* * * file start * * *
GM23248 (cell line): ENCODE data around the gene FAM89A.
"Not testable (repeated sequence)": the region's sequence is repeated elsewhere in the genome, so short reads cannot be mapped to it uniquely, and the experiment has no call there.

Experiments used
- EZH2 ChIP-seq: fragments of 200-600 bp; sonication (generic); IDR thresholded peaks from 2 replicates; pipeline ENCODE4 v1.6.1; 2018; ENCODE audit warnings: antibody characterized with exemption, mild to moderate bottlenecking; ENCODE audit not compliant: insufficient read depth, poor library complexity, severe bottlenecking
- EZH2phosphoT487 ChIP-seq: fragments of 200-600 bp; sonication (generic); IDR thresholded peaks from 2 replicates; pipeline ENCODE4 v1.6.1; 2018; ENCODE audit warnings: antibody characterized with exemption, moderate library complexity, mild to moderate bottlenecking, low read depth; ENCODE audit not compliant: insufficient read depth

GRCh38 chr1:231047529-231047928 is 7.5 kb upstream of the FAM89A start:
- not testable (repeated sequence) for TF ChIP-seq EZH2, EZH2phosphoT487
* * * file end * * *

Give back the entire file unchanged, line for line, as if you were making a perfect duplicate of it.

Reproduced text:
GM23248 (cell line): ENCODE data around the gene FAM89A.
"Not testable (repeated sequence)": the region's sequence is repeated elsewhere in the genome, so short reads cannot be mapped to it uniquely, and the experiment has no call there.

Experiments used
- EZH2 ChIP-seq: fragments of 200-600 bp; sonication (generic); IDR thresholded peaks from 2 replicates; pipeline ENCODE4 v1.6.1; 2018; ENCODE audit warnings: antibody characterized with exemption, mild to moderate bottlenecking; ENCODE audit not compliant: insufficient read depth, poor library complexity, severe bottlenecking
- EZH2phosphoT487 ChIP-seq: fragments of 200-600 bp; sonication (generic); IDR thresholded peaks from 2 replicates; pipeline ENCODE4 v1.6.1; 2018; ENCODE audit warnings: antibody characterized with exemption, moderate library complexity, mild to moderate bottlenecking, low read depth; ENCODE audit not compliant: insufficient read depth

GRCh38 chr1:231047529-231047928 is 7.5 kb upstream of the FAM89A start:
- not testable (repeated sequence) for TF ChIP-seq EZH2, EZH2phosphoT487